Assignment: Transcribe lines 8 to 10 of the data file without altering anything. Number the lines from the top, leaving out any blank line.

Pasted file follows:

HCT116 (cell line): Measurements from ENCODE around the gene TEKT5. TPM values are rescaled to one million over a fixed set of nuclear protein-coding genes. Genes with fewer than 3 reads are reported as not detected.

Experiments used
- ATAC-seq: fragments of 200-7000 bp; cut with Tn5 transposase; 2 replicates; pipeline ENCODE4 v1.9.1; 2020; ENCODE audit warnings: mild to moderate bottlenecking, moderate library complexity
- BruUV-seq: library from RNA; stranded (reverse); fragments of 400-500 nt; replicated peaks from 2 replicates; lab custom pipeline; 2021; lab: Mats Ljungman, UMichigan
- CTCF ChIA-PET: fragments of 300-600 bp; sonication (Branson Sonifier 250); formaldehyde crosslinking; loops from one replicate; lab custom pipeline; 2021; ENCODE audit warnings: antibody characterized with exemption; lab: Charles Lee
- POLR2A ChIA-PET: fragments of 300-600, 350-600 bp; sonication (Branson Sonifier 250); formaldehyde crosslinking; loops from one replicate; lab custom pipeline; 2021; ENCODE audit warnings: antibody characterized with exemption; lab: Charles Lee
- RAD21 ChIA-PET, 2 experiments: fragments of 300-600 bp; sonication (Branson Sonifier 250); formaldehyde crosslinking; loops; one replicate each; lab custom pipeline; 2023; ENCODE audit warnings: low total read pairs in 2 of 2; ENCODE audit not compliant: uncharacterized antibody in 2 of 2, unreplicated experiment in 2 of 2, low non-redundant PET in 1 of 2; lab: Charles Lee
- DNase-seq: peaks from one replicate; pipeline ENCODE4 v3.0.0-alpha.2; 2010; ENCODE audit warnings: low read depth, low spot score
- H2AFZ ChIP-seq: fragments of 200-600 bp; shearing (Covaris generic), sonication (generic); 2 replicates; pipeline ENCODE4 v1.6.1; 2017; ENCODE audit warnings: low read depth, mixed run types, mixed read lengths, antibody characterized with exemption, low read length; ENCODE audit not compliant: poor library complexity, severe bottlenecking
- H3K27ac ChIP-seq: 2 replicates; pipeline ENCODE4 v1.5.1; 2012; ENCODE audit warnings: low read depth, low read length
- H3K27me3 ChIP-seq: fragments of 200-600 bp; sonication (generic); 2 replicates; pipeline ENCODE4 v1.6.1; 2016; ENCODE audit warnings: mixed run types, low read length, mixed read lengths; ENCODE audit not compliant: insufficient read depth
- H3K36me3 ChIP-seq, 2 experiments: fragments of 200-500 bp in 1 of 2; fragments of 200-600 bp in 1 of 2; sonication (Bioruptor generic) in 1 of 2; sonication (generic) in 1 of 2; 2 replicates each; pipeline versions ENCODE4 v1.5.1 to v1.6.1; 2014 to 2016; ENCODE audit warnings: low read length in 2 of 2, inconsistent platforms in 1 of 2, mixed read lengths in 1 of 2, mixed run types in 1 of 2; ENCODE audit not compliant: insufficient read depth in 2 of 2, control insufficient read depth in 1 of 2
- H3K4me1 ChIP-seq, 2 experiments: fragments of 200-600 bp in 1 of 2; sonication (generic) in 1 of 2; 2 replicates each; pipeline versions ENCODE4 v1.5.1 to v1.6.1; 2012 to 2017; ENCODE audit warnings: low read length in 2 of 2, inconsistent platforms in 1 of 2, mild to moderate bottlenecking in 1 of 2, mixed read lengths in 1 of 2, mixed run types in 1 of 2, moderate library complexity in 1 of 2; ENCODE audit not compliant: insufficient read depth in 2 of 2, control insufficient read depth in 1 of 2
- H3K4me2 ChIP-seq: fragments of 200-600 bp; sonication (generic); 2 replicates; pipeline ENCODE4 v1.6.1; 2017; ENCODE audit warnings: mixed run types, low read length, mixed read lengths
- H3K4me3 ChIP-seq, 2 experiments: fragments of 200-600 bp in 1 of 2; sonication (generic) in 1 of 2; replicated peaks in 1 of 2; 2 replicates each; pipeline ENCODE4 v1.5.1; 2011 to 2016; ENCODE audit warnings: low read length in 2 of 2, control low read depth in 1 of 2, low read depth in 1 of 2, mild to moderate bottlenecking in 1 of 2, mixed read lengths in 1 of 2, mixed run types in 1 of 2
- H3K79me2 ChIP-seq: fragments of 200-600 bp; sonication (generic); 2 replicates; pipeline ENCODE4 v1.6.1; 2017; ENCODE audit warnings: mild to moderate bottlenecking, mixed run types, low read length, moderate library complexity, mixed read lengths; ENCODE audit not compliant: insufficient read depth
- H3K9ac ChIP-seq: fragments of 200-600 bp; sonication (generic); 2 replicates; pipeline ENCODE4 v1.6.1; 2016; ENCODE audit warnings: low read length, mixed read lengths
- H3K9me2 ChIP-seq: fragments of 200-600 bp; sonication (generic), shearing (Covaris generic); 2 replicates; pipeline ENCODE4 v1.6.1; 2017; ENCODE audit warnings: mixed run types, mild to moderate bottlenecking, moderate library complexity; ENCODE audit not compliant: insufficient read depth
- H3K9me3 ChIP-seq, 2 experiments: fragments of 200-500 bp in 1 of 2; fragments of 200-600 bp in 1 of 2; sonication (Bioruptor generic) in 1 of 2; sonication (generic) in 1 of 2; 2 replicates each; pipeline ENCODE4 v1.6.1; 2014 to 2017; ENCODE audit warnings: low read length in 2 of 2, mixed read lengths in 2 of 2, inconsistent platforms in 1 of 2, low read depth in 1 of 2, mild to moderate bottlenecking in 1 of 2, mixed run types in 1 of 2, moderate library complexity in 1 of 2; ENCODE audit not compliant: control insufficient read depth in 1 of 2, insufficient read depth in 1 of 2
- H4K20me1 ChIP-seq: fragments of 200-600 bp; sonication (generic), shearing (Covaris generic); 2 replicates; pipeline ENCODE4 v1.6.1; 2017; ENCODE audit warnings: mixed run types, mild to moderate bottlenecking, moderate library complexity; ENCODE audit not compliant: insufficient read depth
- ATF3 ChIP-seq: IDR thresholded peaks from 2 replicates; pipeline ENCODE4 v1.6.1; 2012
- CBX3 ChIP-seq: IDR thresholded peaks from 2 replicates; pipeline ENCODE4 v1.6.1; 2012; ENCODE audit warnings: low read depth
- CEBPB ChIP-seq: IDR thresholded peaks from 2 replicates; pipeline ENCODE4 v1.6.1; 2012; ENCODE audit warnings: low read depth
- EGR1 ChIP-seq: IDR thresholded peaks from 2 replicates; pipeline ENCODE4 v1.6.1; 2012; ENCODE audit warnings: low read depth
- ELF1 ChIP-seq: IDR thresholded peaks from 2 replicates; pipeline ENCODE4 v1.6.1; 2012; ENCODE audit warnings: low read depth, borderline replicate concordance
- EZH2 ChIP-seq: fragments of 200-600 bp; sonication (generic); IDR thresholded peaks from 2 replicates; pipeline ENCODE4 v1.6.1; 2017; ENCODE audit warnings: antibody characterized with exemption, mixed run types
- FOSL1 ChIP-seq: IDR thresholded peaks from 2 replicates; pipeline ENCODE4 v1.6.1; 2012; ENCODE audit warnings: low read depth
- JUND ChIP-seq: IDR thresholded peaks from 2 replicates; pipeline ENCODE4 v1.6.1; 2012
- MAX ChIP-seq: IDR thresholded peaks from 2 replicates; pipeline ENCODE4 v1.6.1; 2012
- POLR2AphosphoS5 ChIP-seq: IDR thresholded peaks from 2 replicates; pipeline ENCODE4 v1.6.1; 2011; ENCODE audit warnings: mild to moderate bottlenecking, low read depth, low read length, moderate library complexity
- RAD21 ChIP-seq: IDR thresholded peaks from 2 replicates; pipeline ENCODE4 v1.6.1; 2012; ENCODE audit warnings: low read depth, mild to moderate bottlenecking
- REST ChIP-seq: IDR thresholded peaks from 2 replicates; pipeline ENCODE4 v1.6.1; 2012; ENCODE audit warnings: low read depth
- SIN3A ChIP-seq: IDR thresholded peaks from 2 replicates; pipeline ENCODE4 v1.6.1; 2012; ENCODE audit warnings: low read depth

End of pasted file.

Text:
- DNase-seq: peaks from one replicate; pipeline ENCODE4 v3.0.0-alpha.2; 2010; ENCODE audit warnings: low read depth, low spot score
- H2AFZ ChIP-seq: fragments of 200-600 bp; shearing (Covaris generic), sonication (generic); 2 replicates; pipeline ENCODE4 v1.6.1; 2017; ENCODE audit warnings: low read depth, mixed run types, mixed read lengths, antibody characterized with exemption, low read length; ENCODE audit not compliant: poor library complexity, severe bottlenecking
- H3K27ac ChIP-seq: 2 replicates; pipeline ENCODE4 v1.5.1; 2012; ENCODE audit warnings: low read depth, low read length